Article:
12 American Soybean Association representatives testify at EPA public hearing on RFS
The American Soybean Association, along with others in the biofuels industry, weighed in this month on U.S. EPA’s draft “set” rule, which sets annual biofuel blending targets under the Renewable Fuel Standard, including proposed renewable volume obligations (RVOs) for 2023-’25.
EPA released its draft in early December, drawing surprise and concern from ASA and others. In a media statement on the decision, ASA said the draft set rule is “deeply disappointing for the biofuels industry and threatens the integrity of the RFS by significantly dialing back annual increases in volume obligations.”
On Jan. 10, ASA directors Dave Walton (Iowa), Chris Hill (Minnesota), Rob Shaffer (Illinois), Monte Peterson (North Dakota), Josh Gackle (North Dakota), Alan Meadows (Tennessee), Daryl Cates (Illinois), Steph Essick (Iowa), Dennis Fujan (Nebraska), Charles Atkinson (Kansas), and Jordan Scott (South Dakota), along with the group’s chief economist, Scott Gerlt, testified on the set rule during EPA’s virtual public hearing.
Soy growers said the new proposed rule will negatively impact producers by derailing the progress and growth made in biofuels investment. They said it also does not align with the administration’s previous commitment to mitigating climate change and lowering greenhouse-gas emissions.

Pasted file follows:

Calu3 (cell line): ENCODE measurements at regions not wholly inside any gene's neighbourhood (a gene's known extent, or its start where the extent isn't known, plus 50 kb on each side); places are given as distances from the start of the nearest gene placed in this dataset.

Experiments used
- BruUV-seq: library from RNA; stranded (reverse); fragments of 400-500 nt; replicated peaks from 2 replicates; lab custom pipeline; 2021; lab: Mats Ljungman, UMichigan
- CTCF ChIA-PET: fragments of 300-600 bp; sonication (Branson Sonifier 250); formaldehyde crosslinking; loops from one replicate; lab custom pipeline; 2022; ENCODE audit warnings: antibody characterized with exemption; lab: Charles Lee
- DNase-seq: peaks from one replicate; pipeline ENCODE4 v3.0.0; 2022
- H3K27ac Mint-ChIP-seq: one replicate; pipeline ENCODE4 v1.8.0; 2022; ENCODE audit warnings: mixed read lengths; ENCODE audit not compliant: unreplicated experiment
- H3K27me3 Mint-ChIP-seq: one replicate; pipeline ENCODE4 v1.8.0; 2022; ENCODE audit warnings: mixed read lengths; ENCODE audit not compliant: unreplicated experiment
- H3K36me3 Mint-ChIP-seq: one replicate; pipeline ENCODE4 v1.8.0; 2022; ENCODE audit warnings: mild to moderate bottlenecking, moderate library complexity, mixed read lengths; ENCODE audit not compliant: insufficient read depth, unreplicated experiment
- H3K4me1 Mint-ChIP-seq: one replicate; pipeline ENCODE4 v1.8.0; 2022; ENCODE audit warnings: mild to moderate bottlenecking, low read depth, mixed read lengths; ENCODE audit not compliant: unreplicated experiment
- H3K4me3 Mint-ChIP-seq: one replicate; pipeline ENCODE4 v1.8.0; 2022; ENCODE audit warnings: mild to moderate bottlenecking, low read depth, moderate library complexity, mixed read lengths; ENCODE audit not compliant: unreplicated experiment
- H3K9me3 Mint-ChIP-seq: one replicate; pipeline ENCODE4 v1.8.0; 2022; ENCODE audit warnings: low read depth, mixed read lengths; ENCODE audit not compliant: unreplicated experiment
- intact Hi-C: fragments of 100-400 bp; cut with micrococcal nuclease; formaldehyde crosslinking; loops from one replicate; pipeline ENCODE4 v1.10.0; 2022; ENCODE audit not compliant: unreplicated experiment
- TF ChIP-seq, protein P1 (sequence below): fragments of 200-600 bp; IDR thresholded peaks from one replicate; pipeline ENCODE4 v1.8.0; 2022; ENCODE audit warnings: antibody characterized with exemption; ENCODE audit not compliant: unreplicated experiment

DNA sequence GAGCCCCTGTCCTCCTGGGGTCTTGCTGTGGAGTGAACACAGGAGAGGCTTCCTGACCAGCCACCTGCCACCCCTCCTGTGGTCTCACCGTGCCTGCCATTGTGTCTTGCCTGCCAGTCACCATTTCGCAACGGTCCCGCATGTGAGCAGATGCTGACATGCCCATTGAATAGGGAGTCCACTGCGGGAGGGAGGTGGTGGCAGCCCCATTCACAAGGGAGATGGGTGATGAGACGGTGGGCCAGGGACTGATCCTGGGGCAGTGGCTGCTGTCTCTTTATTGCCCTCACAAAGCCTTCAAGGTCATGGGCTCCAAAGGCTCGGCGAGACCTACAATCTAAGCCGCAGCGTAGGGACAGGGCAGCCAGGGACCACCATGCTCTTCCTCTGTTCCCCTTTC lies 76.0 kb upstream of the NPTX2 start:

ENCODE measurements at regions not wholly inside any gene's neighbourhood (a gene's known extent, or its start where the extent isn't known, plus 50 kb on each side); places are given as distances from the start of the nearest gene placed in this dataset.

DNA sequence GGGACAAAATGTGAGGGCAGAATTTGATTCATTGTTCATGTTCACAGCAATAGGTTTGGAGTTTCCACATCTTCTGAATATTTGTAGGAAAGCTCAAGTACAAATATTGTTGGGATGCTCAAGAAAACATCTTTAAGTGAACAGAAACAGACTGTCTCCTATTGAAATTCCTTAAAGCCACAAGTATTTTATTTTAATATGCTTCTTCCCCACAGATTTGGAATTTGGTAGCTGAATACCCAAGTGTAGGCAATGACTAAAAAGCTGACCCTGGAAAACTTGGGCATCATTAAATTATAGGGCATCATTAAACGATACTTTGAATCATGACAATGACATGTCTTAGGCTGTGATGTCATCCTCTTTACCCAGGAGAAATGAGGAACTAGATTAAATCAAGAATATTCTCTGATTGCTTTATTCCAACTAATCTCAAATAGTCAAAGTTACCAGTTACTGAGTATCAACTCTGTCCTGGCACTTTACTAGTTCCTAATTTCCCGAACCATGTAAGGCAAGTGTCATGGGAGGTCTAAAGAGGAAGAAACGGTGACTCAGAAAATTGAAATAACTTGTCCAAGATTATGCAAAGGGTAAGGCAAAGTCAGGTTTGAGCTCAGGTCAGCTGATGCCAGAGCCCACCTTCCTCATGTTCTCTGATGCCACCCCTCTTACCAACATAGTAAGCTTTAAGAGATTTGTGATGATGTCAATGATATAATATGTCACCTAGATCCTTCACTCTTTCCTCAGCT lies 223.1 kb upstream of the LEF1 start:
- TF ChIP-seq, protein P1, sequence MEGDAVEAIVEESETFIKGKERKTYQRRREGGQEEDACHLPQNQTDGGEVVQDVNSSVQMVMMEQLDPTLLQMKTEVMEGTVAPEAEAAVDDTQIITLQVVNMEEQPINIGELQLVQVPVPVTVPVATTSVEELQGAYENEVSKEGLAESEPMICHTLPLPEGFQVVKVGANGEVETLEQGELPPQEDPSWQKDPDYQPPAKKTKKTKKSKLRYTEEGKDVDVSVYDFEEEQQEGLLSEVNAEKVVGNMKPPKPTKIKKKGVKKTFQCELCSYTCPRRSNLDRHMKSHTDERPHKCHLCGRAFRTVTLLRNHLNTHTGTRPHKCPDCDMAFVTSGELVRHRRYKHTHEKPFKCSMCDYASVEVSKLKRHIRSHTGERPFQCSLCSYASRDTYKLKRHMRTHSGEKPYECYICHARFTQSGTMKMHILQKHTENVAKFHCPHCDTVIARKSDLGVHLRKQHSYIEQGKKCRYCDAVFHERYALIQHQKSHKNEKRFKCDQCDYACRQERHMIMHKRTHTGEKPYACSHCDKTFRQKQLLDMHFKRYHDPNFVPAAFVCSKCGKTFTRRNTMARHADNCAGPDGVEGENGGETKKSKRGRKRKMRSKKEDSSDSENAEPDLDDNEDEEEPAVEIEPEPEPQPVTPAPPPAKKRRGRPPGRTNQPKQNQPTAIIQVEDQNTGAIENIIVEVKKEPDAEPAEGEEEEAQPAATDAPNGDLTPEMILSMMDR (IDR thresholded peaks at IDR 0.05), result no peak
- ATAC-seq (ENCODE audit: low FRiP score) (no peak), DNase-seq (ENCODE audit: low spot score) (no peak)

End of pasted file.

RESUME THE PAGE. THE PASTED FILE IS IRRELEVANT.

As companies across the soybean-growing region have announced expanded crush capacity expected over the next three years that would increase soybean-oil supplies by about 5.5 billion pounds, Shaffer shared his concerns that EPA’s proposed rule will severely undercut those investments.
“EPA sent a signal to the market in its last rule that affirmed the government’s commitment to biomass-based diesel,” Shaffer said. “The market responded appropriately, announcing tremendous investments in the industry to spur growth and increase domestic soybean-oil supplies. The draft rule for 2023 and beyond would bring those investments to a grinding halt and prevent growth in the industry and our rural economy.”
Cates, president of ASA, shared similar concerns in his testimony.
“EPA made assumptions based on data that doesn’t take into account all the investments that have been announced across the biofuel value chain,” he said. “The fact that biomass-based diesel production has already surpassed the RVOs set forth in this rule tells you all you need to know—the proposal is deeply flawed and needs to be reconsidered to reflect the current state of the market.”
Essick urged EPA not to let weak RVOs stifle the progress being made in the low-carbon fuel sector.
“The rule shuts the door on growth in the biomass-based diesel sector and puts new soybean-crush plants like Platinum Crush in northwest Iowa that are being built with state support in jeopardy,” she said. “In northwest Iowa, the closest plant can be more than an hour away for some farmers, and it often has wait times of more than three hours. This new plant will save farmers time and money, and it will lower their emission outputs because of the shorter travel and wait times.”
ASA said it appreciated the opportunity for public comment and will continue to strongly urge EPA to reevaluate its proposed RVOs for 2023 and beyond before publishing a final rule.
Through a consent decree submitted by EPA and Growth Energy, EPA is required to release the final set rule by June 14.